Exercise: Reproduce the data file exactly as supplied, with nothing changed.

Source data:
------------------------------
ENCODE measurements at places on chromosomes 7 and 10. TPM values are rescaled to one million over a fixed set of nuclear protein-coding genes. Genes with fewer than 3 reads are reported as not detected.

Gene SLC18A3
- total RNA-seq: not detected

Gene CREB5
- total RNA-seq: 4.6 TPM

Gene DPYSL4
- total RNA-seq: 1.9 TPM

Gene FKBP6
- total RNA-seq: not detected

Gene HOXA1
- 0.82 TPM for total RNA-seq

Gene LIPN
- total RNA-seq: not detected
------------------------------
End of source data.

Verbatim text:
ENCODE measurements at places on chromosomes 7 and 10. TPM values are rescaled to one million over a fixed set of nuclear protein-coding genes. Genes with fewer than 3 reads are reported as not detected.

Gene SLC18A3
- total RNA-seq: not detected

Gene CREB5
- total RNA-seq: 4.6 TPM

Gene DPYSL4
- total RNA-seq: 1.9 TPM

Gene FKBP6
- total RNA-seq: not detected

Gene HOXA1
- 0.82 TPM for total RNA-seq

Gene LIPN
- total RNA-seq: not detected